France’s pharmaceutical giant Sanofi, which has lagged behind rivals in developing new generation mRNA Covid-19 vaccines, on Tuesday said it has purchased a US firm specialising in the technology.
Sanofi will buy Translate Bio, with which it has been working to develop an mRNA Covid jab, for $3.2 billion (2.7 billion euros), the company said in a statement.
Sanofi was left trailing in the race to break out a Covid-19 vaccine in 2020, as rivals Pfizer-BioNTech and Moderna used pioneering mRNA technology to develop jabs in record time.
In late June, it said it would invest two billion euros in the technology by setting up a “centre of excellence” employing 400 people at its laboratories in the US city of Cambridge and Marcy-L’Etoile near the French city of Lyon.
Messenger RNA technology works by providing human cells with the genetic instructions to make a surface protein of the coronavirus, which trains the immune system to recognise the real virus.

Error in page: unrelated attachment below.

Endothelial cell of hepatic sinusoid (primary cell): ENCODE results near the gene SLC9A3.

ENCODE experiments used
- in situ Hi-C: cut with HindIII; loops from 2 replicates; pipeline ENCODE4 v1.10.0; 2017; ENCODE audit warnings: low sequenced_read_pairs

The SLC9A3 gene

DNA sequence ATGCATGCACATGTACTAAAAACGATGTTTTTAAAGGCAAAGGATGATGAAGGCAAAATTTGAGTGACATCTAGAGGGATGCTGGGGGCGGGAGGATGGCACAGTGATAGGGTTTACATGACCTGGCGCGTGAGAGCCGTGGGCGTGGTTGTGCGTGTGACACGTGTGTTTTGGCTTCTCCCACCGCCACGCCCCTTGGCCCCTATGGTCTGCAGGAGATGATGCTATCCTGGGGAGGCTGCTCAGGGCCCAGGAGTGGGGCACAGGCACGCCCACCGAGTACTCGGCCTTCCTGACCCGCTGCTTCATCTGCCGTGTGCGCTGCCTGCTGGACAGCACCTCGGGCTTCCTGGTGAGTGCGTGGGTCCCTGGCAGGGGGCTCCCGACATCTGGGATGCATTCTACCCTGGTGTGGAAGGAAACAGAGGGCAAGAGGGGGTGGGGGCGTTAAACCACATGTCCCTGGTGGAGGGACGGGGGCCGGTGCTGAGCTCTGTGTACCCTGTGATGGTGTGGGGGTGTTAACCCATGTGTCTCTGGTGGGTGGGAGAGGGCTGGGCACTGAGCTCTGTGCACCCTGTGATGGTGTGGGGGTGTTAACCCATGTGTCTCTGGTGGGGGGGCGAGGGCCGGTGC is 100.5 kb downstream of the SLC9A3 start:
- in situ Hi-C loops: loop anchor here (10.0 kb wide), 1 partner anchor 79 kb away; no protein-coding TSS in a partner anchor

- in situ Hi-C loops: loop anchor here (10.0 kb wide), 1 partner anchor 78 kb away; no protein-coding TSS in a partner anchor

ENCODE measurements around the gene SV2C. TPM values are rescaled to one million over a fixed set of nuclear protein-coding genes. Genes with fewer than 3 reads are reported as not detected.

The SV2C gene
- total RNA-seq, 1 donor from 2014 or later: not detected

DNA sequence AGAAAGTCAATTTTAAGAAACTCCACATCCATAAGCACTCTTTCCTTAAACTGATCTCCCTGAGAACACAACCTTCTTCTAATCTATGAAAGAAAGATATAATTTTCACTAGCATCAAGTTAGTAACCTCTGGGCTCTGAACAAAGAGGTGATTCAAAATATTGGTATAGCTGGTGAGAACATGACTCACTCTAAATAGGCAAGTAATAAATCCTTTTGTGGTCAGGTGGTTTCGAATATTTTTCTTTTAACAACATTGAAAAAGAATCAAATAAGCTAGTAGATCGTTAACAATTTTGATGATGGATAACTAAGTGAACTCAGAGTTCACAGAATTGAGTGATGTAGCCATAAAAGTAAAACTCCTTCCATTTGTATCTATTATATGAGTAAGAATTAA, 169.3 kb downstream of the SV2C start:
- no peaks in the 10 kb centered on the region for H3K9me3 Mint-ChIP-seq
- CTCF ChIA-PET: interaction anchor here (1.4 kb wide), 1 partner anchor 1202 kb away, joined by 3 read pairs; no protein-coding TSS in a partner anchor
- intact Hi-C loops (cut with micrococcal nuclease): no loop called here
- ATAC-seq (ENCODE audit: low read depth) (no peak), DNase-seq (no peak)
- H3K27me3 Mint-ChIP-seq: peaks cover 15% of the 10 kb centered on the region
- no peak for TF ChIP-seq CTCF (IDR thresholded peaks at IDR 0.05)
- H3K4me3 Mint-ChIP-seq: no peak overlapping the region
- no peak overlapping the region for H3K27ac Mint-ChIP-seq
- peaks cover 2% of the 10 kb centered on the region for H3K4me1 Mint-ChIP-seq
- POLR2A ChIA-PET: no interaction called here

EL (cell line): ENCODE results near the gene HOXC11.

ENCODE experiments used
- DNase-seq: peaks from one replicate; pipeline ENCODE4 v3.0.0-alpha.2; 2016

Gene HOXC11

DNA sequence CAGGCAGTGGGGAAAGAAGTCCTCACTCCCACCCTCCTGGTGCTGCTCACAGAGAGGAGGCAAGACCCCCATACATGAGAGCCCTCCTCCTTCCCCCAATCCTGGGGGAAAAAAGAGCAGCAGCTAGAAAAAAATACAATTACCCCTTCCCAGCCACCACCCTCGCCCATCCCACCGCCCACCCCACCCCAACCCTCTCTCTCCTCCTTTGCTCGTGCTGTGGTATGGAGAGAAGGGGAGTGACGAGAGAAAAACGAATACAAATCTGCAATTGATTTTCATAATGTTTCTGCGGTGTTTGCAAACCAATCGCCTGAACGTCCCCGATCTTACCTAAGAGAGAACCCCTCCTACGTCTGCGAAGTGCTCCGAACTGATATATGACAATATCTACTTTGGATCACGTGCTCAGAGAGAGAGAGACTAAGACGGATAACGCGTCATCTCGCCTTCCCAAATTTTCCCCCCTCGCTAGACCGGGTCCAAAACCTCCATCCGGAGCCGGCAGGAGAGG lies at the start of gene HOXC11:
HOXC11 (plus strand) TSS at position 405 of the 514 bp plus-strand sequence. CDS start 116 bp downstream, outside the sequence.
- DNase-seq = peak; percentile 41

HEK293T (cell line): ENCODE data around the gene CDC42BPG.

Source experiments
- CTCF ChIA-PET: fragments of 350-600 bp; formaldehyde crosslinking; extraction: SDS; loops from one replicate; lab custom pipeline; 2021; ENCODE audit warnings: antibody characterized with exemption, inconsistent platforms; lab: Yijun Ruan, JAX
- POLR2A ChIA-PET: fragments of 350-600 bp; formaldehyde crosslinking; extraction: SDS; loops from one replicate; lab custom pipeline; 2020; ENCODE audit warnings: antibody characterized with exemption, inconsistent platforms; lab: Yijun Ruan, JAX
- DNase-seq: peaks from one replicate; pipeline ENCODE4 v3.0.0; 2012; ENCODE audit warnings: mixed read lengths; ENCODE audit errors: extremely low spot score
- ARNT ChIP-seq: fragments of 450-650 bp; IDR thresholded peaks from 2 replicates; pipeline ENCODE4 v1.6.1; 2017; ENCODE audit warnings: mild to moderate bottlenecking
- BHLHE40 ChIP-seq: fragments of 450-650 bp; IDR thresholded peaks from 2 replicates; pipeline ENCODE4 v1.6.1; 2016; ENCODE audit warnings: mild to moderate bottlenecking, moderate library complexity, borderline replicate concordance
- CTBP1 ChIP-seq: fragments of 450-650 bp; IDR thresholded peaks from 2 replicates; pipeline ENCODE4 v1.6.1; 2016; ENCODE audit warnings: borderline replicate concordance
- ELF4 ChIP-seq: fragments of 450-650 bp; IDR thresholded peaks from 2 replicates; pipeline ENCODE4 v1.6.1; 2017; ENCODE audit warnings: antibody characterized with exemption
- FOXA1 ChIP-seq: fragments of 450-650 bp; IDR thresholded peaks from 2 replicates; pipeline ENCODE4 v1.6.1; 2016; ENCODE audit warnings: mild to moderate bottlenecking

Making a traditional vaccine is a longer process that normally involves developing a weakened form of a pathogen.
Sanofi, which initially went the traditional route, is still racing to make up ground in the colossal market for Covidjabs.
The European Medicines Agency only started a “rolling review” of Sanofi’s coronavirus jab, developed with British firm GSK, on July 20.
Sanofi, which has been working on developing an mRNA vaccine with Translate Bio, based in Lexington, Massachusetts, said it was betting on the new technology beyond the coronavirus pandemic.
“Our goal is to unlock the potential of mRNA in other strategic areas such as immunology, oncology, and rare diseases in addition to vaccines,” Sanofi chief executive Paul Hudson said in a statement.
Sanofi is not alone in such ambitions.
Germany’s BioNTech, which developed the coronavirus vaccine with US giant Pfizer, announced in July that it aimed to start trialling a malaria vaccine using the mRNA breakthrough technology.